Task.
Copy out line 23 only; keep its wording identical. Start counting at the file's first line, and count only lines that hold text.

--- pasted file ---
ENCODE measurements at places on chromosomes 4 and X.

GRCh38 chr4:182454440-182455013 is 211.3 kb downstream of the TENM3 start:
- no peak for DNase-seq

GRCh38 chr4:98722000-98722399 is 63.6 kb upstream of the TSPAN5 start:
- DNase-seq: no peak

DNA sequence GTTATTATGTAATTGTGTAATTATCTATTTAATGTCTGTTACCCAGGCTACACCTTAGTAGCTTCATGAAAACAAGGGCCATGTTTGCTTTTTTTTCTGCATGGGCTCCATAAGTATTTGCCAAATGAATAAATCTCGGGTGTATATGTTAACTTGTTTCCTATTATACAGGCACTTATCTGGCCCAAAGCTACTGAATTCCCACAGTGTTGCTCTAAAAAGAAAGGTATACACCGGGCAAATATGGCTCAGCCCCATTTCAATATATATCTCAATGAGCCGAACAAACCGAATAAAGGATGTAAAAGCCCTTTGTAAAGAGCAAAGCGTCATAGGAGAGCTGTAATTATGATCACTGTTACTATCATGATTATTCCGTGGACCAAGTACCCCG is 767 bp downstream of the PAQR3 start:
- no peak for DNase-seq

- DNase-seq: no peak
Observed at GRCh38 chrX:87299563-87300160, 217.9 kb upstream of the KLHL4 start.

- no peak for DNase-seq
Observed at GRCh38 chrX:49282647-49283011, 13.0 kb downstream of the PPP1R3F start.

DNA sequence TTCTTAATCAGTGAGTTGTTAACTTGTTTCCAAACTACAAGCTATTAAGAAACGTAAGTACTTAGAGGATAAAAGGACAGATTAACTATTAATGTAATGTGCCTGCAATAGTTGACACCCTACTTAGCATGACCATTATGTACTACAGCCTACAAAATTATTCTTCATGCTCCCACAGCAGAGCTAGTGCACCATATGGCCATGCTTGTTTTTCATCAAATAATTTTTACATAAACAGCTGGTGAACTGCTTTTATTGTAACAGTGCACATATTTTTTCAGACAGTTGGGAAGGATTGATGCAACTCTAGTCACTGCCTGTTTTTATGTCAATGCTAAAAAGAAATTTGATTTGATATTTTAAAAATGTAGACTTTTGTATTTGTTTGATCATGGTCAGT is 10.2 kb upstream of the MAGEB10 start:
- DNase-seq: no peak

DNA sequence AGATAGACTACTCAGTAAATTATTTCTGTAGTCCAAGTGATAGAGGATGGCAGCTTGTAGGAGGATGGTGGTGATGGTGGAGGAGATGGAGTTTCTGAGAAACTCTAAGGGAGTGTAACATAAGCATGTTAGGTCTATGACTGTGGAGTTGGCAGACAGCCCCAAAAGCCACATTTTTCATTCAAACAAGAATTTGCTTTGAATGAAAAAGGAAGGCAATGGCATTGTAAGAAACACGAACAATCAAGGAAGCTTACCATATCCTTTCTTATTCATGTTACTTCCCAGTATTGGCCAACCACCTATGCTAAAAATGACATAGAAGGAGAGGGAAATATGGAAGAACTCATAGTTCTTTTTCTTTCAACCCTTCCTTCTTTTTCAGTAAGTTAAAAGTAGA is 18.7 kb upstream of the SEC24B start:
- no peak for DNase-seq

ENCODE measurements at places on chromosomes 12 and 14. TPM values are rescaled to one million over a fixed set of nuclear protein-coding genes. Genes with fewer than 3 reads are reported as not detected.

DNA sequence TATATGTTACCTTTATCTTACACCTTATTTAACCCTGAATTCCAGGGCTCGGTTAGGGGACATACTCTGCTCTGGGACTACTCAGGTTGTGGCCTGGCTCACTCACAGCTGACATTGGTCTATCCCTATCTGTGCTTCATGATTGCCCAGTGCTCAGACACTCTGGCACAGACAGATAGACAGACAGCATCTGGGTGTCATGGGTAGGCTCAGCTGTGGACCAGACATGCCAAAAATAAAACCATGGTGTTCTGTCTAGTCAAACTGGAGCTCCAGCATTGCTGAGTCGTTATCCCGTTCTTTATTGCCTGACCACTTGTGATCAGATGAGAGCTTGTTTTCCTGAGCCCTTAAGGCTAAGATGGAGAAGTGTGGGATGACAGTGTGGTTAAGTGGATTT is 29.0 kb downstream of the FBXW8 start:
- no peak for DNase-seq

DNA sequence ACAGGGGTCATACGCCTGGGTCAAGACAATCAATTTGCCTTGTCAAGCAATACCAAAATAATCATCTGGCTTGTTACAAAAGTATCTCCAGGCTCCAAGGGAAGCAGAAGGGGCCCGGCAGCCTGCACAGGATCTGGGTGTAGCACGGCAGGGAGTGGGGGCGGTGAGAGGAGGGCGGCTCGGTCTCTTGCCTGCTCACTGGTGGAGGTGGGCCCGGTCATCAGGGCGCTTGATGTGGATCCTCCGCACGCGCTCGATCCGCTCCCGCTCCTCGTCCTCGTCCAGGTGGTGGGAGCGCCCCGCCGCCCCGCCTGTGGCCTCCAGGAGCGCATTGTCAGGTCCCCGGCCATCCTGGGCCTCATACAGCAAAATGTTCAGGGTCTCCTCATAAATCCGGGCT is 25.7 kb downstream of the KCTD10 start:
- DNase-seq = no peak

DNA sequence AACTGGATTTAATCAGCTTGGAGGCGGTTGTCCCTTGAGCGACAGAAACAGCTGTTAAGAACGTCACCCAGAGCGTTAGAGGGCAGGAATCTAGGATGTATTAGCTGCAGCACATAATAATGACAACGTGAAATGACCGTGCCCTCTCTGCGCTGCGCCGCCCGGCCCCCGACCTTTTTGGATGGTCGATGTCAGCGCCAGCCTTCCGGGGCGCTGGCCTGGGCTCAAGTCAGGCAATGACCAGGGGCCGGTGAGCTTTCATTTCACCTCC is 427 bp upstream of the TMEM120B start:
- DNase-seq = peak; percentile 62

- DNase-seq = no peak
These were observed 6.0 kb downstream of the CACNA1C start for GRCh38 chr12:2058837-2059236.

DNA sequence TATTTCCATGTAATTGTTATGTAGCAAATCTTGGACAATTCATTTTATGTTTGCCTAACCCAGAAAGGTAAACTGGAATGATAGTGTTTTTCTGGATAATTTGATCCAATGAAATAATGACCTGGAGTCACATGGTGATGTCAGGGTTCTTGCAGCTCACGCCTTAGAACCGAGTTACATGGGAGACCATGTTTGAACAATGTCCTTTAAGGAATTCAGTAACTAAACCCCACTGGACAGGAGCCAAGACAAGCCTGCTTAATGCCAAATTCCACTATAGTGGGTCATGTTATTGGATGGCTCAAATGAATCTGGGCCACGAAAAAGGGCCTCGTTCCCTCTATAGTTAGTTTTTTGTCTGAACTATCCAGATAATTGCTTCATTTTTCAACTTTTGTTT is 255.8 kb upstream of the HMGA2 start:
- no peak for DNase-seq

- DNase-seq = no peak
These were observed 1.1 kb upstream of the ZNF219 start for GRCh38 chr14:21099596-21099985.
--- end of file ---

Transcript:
- DNase-seq = no peak